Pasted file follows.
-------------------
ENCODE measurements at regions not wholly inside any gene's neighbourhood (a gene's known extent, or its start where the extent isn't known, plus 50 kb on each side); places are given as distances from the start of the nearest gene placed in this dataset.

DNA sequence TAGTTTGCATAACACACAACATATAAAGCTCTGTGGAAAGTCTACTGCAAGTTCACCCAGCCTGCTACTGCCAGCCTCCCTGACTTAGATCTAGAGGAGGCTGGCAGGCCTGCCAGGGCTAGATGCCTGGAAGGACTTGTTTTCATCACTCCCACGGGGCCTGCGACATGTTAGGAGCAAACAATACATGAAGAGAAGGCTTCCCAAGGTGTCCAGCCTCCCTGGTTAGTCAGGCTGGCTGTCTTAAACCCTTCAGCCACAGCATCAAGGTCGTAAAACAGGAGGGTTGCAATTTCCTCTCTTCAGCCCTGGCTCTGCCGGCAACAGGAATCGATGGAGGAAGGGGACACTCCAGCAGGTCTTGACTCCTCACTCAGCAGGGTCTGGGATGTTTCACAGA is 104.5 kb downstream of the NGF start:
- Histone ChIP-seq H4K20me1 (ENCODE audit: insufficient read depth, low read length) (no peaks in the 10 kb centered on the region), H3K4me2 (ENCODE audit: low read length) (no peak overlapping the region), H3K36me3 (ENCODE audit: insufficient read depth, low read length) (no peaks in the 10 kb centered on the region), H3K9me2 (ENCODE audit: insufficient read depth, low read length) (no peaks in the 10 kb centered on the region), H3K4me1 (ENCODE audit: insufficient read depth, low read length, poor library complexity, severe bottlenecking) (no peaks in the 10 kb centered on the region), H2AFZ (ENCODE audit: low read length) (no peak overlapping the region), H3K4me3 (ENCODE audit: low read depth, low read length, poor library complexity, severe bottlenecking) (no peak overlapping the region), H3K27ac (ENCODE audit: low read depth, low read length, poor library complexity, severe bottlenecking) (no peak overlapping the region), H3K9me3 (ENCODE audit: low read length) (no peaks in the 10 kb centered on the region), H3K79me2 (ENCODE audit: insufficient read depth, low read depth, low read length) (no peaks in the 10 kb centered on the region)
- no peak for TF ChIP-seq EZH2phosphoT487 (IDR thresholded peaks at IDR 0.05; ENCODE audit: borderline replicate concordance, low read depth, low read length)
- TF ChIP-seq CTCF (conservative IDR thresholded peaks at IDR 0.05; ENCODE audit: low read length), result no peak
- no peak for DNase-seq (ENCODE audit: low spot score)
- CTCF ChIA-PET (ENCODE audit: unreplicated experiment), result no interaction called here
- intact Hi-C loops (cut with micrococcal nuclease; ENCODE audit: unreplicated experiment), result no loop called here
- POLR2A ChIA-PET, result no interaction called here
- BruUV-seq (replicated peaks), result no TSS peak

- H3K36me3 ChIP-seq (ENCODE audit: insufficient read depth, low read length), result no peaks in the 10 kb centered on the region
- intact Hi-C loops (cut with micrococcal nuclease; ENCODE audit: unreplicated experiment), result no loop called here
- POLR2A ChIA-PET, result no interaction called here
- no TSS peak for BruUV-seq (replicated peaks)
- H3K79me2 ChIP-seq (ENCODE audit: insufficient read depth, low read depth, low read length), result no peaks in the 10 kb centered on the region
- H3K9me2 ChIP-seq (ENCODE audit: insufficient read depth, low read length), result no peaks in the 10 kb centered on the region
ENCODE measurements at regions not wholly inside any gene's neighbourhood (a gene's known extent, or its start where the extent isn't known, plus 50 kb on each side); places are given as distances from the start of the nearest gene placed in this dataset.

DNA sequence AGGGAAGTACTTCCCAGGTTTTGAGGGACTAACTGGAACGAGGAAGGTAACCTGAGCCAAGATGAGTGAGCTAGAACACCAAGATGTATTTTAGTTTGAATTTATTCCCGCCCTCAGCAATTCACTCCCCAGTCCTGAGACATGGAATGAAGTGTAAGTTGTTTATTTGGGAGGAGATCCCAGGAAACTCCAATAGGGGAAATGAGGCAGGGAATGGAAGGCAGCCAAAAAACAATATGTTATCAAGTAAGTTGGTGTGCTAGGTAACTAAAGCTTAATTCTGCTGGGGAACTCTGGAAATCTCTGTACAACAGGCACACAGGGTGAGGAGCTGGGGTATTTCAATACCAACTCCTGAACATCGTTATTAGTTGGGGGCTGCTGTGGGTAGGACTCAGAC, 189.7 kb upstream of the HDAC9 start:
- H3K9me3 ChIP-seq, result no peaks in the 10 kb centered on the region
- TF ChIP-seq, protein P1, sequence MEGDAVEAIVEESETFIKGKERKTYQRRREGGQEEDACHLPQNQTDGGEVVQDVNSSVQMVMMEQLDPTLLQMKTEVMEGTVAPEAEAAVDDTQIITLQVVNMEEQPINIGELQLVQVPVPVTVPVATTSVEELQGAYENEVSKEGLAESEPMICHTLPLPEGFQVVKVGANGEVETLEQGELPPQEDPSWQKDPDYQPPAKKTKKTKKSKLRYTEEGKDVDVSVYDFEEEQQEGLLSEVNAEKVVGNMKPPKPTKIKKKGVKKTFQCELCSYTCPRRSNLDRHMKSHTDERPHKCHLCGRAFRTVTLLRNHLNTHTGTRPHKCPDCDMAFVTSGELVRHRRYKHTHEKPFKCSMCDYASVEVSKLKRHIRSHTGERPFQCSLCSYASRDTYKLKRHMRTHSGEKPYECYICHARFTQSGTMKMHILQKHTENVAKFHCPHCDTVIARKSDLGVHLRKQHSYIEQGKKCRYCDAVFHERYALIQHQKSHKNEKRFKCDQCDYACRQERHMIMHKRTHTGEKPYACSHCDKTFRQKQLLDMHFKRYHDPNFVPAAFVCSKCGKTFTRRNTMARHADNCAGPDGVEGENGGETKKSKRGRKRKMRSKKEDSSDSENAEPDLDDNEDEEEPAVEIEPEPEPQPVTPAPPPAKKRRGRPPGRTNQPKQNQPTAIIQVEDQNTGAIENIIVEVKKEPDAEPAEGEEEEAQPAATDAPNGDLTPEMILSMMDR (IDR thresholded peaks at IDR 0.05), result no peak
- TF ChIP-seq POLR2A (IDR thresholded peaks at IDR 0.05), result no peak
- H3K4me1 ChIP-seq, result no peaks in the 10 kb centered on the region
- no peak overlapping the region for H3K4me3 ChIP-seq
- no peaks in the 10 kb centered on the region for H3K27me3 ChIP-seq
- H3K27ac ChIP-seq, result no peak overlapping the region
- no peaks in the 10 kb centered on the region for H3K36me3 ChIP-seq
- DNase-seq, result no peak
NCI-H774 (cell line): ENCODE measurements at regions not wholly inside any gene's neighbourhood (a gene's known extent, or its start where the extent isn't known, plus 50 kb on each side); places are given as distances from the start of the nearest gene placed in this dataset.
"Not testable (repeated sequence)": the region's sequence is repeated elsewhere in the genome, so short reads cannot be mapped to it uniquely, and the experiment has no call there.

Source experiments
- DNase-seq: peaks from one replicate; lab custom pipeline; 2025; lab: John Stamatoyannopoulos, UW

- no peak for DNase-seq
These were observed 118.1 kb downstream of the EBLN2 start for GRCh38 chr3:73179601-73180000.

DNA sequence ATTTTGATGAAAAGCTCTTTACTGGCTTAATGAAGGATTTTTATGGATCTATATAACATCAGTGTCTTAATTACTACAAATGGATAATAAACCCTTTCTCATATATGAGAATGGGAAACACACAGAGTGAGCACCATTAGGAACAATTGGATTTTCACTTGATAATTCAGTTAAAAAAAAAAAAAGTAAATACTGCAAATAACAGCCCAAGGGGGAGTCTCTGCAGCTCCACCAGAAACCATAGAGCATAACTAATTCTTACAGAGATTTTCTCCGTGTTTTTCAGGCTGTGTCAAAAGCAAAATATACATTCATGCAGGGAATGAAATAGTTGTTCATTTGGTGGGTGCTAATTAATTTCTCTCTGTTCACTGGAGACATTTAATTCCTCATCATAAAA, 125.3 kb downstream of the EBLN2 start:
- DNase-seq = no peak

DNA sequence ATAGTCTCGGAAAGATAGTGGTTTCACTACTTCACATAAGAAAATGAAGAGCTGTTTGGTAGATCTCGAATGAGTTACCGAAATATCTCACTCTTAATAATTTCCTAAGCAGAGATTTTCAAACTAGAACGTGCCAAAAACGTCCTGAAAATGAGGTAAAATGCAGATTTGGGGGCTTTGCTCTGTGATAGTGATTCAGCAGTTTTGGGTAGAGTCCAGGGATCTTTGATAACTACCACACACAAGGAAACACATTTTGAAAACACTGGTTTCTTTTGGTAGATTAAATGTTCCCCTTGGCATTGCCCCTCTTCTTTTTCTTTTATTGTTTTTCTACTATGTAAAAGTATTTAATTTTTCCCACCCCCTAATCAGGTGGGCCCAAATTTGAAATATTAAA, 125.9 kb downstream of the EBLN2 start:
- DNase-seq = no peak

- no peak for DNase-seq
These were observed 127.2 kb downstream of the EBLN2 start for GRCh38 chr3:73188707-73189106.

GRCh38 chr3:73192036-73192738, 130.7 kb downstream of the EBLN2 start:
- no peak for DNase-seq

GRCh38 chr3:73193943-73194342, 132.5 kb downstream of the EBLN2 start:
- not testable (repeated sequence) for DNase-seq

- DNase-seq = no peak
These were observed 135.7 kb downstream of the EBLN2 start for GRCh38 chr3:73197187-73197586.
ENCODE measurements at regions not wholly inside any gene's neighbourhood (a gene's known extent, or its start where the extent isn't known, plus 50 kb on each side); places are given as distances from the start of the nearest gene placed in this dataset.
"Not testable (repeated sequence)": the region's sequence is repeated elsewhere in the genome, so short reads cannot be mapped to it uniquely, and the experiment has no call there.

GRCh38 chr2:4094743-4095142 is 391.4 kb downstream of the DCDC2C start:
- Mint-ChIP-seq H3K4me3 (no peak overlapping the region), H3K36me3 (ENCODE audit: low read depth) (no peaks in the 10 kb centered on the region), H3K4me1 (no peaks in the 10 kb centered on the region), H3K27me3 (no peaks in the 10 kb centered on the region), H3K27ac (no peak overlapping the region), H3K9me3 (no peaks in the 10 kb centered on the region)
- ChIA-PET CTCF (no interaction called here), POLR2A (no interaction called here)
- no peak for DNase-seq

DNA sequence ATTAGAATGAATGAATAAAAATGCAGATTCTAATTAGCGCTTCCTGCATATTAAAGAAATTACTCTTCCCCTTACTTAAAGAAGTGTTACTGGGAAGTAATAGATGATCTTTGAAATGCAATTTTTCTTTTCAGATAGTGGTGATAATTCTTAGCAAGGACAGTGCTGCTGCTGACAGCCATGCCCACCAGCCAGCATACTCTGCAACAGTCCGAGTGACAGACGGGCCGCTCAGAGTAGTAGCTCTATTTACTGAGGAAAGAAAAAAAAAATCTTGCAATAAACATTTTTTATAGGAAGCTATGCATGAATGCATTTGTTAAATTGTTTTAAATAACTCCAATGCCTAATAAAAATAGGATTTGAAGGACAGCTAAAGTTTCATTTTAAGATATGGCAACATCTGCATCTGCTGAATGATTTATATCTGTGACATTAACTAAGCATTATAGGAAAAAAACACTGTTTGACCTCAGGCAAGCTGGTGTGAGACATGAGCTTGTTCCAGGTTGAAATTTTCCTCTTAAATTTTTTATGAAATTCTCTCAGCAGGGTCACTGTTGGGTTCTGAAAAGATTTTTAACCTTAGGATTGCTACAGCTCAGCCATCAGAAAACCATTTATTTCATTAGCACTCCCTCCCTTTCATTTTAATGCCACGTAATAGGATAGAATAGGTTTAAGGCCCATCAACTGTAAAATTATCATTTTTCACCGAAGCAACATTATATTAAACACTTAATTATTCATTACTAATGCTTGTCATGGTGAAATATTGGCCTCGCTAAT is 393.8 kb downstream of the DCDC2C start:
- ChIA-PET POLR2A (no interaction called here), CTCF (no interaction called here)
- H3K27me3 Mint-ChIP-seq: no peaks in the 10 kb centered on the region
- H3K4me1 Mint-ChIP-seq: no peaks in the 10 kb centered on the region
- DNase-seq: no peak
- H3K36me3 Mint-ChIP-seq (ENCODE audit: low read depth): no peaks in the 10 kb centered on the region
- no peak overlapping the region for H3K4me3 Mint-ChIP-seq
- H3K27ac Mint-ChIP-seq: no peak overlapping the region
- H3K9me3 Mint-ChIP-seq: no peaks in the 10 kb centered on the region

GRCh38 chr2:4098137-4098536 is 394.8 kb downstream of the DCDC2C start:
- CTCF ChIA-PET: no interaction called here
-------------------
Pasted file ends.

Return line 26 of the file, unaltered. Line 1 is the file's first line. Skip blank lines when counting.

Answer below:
- no peaks in the 10 kb centered on the region for H3K36me3 ChIP-seq